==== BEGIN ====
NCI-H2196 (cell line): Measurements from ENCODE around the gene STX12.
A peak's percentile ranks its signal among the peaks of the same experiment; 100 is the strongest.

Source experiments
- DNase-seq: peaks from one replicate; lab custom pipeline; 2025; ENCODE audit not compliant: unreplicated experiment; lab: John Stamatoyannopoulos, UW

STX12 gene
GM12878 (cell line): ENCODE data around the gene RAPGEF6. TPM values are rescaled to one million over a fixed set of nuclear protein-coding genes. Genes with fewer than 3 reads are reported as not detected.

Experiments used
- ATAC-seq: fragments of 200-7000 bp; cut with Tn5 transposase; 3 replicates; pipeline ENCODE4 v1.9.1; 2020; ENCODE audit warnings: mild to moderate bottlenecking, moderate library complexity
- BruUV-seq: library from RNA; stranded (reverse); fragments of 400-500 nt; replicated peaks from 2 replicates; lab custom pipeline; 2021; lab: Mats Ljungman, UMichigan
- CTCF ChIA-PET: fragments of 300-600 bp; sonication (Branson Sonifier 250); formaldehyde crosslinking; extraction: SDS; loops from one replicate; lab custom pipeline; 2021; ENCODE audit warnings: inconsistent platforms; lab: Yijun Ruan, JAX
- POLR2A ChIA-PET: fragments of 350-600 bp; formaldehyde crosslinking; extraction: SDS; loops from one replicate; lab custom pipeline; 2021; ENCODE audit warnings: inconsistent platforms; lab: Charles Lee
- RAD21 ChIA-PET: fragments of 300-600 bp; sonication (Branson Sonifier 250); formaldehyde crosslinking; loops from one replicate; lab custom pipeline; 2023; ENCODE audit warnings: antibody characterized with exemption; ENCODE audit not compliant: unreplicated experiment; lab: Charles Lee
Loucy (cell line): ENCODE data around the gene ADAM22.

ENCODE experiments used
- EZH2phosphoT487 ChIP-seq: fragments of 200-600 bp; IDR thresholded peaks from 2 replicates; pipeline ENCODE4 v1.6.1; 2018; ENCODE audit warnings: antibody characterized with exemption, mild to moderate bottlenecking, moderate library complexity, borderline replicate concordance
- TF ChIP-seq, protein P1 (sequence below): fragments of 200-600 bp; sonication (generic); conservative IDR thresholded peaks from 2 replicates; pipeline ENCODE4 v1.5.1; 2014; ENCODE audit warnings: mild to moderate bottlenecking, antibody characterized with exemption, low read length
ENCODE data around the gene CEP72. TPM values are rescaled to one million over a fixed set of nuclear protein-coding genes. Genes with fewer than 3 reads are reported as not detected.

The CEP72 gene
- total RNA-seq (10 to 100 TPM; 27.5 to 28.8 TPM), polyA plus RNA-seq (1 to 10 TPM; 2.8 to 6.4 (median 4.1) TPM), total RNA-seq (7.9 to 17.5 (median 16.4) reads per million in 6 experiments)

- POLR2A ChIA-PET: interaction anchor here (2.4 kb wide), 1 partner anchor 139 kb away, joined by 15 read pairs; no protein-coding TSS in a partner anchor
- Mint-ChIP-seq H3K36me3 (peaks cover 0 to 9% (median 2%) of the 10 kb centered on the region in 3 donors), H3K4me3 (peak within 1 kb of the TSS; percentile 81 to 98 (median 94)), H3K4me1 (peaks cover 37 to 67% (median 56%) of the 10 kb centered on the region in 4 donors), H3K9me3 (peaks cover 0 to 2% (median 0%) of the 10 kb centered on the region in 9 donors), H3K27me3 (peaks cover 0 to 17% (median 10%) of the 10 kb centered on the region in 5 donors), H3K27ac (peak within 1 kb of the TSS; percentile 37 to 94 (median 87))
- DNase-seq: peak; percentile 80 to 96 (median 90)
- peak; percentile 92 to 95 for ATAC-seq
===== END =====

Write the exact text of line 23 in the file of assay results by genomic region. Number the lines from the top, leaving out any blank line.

- peak; percentile 92 to 95 for ATAC-seq